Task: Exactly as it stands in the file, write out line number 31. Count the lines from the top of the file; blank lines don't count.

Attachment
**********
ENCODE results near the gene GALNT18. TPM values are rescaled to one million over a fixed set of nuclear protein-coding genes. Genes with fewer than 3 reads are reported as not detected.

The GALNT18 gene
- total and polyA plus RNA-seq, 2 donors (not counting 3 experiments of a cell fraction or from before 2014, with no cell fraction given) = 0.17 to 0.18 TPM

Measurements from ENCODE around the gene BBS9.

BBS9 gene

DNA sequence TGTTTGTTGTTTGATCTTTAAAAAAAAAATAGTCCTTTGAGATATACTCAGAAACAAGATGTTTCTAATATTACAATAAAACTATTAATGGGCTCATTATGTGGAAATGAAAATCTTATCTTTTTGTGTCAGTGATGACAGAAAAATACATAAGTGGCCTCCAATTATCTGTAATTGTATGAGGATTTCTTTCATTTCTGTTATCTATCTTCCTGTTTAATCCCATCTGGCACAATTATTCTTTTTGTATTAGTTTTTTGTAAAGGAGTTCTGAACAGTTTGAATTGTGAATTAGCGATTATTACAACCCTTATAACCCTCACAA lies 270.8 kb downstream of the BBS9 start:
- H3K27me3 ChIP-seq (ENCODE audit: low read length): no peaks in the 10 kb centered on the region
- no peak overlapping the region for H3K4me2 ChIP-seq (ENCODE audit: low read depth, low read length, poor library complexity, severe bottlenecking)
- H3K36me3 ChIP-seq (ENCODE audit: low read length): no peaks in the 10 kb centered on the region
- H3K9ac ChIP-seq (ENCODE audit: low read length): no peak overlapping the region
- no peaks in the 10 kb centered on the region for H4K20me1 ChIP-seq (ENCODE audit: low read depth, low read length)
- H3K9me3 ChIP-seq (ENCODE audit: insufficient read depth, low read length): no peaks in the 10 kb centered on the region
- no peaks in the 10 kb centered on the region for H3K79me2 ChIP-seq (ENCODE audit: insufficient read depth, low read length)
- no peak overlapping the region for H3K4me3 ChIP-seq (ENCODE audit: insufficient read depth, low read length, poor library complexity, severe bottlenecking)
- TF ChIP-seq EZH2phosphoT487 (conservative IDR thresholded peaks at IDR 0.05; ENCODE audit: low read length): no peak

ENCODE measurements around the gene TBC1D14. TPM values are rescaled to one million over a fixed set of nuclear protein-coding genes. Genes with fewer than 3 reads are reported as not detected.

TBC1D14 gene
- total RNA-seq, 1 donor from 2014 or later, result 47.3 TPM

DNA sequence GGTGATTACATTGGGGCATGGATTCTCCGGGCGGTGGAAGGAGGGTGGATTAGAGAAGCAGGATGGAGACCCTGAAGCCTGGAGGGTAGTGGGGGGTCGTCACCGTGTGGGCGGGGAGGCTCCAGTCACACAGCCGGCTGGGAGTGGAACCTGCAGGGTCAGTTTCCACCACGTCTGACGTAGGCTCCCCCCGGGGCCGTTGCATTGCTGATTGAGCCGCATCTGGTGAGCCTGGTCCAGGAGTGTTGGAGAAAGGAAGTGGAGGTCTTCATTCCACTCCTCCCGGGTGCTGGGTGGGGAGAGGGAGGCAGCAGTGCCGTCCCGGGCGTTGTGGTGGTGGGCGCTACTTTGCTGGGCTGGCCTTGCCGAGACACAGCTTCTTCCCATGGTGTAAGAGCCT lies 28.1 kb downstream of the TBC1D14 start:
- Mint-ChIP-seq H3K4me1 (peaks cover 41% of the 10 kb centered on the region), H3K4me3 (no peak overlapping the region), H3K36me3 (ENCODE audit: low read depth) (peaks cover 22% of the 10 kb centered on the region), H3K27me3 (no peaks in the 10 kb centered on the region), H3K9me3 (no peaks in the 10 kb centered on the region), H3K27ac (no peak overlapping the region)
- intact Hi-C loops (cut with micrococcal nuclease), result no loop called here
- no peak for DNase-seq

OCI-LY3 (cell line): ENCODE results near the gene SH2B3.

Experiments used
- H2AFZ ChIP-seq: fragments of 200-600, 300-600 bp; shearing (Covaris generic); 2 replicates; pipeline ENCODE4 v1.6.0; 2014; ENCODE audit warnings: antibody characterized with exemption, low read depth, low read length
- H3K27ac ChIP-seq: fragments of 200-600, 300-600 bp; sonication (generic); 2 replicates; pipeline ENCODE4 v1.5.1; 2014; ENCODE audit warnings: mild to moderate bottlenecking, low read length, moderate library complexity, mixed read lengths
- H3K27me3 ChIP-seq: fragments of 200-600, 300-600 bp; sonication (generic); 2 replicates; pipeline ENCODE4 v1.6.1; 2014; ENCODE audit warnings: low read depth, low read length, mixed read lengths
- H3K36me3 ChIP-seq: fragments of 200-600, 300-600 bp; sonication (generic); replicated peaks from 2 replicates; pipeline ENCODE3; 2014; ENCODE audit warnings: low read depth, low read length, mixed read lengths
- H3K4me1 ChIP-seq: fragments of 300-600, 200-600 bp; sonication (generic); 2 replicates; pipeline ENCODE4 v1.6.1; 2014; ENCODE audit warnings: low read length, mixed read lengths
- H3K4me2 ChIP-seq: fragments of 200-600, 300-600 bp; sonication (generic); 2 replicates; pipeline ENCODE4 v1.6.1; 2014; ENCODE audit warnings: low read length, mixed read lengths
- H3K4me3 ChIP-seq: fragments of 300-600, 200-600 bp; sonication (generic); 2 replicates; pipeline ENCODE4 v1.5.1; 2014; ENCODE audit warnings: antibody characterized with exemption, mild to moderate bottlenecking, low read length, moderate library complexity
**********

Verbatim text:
- H3K4me3 ChIP-seq: fragments of 300-600, 200-600 bp; sonication (generic); 2 replicates; pipeline ENCODE4 v1.5.1; 2014; ENCODE audit warnings: antibody characterized with exemption, mild to moderate bottlenecking, low read length, moderate library complexity